November 11, 2011 | 4
I read his obituary and my body stopped functioning. I froze on the spot, limbs tense but trembling. My mouth went dry, my vision blurred. As I waited for my train in the packed station, I could barely stand as my muscles turned to jelly and legs folded beneath my body. I tried to maintain composure in the public space, but my contorted face betrayed my sorrow.
It was shocking to me: I felt real physical pain — a biological response brought about by stress hormones — in response to death. Not only was the feeling new to me, but it also didn’t make sense. Mourning left me depressed, unable to work, even unable to eat at times (the real shocker). And everyone mourns; as long as we are mortal, death and grief happen. So why would such a negative reaction to death be passed on through the generations? We’re certainly less able to reproduce when we’re grieving. Why didn’t natural selection help me out and ensure that I felt less awful?
Evolutionary biologists think that grief is passed on not because it provides benefit in itself, but rather it is a side effect of having relationships. As anyone who every had separation anxiety as a kid — or who lost track of their parents at the beach — knows, our bodies produce stress hormones when we’re separated from our parents, and the only way for those bad feelings to go away is to come together again. This biological reaction to separation keeps us together because staying together provides an evolutionary benefit. Kids and their parents — the core relationship evolutionarily — rely on one another for protection and genetic proliferation respectively, and so being drawn together and kept together is advantageous.
In more social animals, such as humans, those reciprocal relationships extend beyond parent-child. Our siblings help us survive, as do our aunts, uncles and friends. And, when we are separated, our bodies send out alarm cries to bring us back together. But, after death, the two cannot be rejoined. I stressed out while my hormones pushed me to find Pat. But he isn’t coming back, compounding the stress. “Grief – in its most basic form – represents an alarm reaction set off by a deficit signal in the behavioural system underlying attachment,” writes psychology professor John Archer of the University of Central Lancashire in his book The Nature of Grief.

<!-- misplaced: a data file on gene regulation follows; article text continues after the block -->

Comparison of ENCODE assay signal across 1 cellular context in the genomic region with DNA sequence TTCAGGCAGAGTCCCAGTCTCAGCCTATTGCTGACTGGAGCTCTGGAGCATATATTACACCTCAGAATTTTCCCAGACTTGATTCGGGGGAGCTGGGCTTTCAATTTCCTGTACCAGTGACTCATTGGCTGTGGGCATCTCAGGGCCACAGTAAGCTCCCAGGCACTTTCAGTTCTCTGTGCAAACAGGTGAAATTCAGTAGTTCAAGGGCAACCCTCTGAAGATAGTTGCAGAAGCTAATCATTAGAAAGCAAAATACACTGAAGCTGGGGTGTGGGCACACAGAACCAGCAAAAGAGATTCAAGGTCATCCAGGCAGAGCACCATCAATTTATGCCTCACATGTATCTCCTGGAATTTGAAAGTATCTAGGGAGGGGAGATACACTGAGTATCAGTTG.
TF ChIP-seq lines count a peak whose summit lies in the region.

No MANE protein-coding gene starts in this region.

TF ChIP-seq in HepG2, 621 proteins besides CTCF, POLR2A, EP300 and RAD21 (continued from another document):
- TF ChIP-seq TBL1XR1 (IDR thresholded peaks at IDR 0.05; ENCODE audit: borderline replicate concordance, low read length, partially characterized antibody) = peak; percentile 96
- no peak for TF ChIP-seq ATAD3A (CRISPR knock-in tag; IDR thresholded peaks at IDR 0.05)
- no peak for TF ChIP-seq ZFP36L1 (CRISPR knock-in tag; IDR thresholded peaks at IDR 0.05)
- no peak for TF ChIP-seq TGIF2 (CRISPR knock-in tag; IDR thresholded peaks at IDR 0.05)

This idea was endlessly comforting in my mourning. In an 1843 letter to his second cousin, Reverend William Darwin Fox, Charles Darwin wrote, “Strong affections have always appeared to me, the most noble part of a man’s character and the absence of them an irreparable failure; you ought to console yourself with thinking that your grief is the necessary price for having been born with (for I am convinced they are not to be acquired) such feelings.”
Grief is the price we pay for friendship.
But these clear ideas became muddled when Steve Jobs died last month. The massive public displays of mourning confused me, as did the outcries from so many friends. When I heard the news, I let out my obligatory, “oh my god,” but didn’t even feel butterflies. My sadness was abstract, not substantial: I could recognize the loss and empathize with those who actually knew the man, but I myself was not in any kind of mourning.
The onslaught of mourning continued, nonetheless. First with disbelief, then meditations on what we lost, leading into the less savory game of casting blame. Twitter and Facebook were flooded with updates and links for weeks. At first I wondered whether the outpouring would have occurred in a world without social media. But many people in my parents’ generation can pinpoint the spot they were when they heard that Martin Luther King, Jr., JFK, or Elvis died. Mass public mourning is not new — but why does it occur?